U.S. Soccer removes its requirement that players stand during the national anthem

Yahoo Sports
U.S. Soccer will no longer require national team players to stand for the national anthem. The rule was introduced after USWNT star Megan Rapinoe (second from left) knelt to protest social injustice in 2016. (Photo by Hannah Foslien/Getty Images)
U.S. Soccer will no longer require national team players to stand for the national anthem. The rule was introduced after USWNT star Megan Rapinoe (second from left) knelt to protest social injustice in 2016. (Photo by Hannah Foslien/Getty Images)

The United States Soccer Federation’s board of directors has voted to repeal the 2017 rule that required players to stand during the playing of the national anthem. The decision was taken Tuesday but didn’t become public knowledge until Wednesday.

Former Sports Illustrated writer Grant Wahl broke the news on Twitter. The New York Times later reported that the vote was not unanimous. U.S. Soccer released a formal statement on Wednesday night:

The rule was introduced in early 2017 after Megan Rapinoe, one of the biggest stars on the world champion U.S. women’s national team, knelt to peacefully protest social injustice before a pair of games in late 2016.

Rapinoe took a knee in solidarity with then-NFL quarterback Colin Kaepernick, who was trying to draw attention to police brutality and systemic racism in the U.S. — issues that have come roaring back to the fore in the two weeks since George Floyd was killed while in police custody in Minnesota. Graphic video of Floyd’s death has sparked outrage around the world.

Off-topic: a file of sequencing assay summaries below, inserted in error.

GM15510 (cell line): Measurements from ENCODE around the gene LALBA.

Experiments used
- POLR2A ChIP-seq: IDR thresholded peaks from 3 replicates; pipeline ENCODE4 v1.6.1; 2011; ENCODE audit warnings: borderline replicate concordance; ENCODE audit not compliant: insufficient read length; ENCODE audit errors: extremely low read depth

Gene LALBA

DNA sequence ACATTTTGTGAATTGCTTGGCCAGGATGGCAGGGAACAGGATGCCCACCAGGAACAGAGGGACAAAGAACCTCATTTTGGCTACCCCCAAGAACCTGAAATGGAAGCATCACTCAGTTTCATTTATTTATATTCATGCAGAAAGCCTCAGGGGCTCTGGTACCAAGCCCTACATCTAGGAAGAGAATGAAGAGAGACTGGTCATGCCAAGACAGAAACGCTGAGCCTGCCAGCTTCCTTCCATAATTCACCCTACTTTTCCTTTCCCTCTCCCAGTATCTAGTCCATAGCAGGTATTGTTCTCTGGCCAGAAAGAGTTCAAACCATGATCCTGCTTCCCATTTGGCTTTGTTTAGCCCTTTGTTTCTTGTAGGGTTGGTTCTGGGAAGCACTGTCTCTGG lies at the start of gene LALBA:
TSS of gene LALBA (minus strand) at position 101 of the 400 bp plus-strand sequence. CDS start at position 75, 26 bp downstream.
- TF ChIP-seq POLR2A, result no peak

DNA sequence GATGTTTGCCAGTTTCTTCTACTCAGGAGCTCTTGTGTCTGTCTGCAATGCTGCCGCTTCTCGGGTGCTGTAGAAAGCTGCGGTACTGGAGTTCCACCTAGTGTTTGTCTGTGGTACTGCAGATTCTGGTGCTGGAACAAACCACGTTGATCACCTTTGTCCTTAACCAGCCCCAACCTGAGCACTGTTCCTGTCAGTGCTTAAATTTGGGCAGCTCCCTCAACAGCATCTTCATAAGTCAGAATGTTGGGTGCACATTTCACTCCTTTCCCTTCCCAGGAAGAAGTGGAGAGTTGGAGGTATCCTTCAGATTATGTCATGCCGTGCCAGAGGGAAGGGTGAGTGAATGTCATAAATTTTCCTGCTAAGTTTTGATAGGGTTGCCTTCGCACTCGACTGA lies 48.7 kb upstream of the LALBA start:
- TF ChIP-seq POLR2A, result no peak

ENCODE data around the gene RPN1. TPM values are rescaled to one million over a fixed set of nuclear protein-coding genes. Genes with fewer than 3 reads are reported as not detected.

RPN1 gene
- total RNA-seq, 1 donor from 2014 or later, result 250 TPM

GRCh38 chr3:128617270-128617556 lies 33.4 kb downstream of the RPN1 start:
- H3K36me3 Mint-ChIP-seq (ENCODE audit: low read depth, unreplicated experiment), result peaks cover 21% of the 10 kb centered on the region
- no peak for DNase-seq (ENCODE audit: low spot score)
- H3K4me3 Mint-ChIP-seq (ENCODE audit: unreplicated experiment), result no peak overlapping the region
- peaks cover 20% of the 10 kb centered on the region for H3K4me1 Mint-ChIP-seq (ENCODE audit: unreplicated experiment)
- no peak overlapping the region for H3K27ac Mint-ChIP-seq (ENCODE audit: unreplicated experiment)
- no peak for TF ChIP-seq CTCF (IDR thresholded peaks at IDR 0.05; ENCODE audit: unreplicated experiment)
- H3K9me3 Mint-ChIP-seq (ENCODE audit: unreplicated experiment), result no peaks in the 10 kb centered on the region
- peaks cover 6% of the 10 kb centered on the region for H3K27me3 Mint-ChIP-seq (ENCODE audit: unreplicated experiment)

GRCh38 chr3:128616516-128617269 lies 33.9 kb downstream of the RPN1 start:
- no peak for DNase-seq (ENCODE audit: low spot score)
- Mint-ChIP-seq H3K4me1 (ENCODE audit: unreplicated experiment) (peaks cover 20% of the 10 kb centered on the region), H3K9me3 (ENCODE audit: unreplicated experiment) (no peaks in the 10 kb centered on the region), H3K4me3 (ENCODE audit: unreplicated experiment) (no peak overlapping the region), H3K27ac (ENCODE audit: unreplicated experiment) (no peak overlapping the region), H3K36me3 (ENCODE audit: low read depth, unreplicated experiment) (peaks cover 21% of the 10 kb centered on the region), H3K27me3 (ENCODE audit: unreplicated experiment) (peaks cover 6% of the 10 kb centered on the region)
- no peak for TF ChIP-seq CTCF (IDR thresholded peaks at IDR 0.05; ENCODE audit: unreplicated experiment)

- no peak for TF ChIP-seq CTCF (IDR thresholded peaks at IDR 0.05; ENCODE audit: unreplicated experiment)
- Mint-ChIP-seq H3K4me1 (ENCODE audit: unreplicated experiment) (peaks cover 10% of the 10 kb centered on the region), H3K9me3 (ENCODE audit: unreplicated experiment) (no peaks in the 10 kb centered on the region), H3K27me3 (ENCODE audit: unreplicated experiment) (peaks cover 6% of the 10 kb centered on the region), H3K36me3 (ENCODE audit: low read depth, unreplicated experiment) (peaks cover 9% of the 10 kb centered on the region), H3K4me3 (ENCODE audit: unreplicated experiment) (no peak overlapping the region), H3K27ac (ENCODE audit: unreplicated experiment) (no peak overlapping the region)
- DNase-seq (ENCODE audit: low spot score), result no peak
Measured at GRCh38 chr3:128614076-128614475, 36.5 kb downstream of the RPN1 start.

U.S. Soccer’s decision to scrap its anthem policy came at the urging of new federation president (and former USWNT) standout Cindy Parlow Cone, and after players on both the men’s and women’s squads demanded in recent days that it be removed. They also asked for an apology from the federation. They got it.

“We apologize to our players — especially our Black players — staff, fans, and all who support eradicating racism,” the statement read. “Sports are a powerful platform for good, and we have not used our platform as effectively as we should have. We can do more on these specific issues and we will.”

The change goes into effect immediately. However, it won’t be made permanent unless or until U.S. Soccer’s full membership votes on the change early next year at the federation’s annual general meeting.

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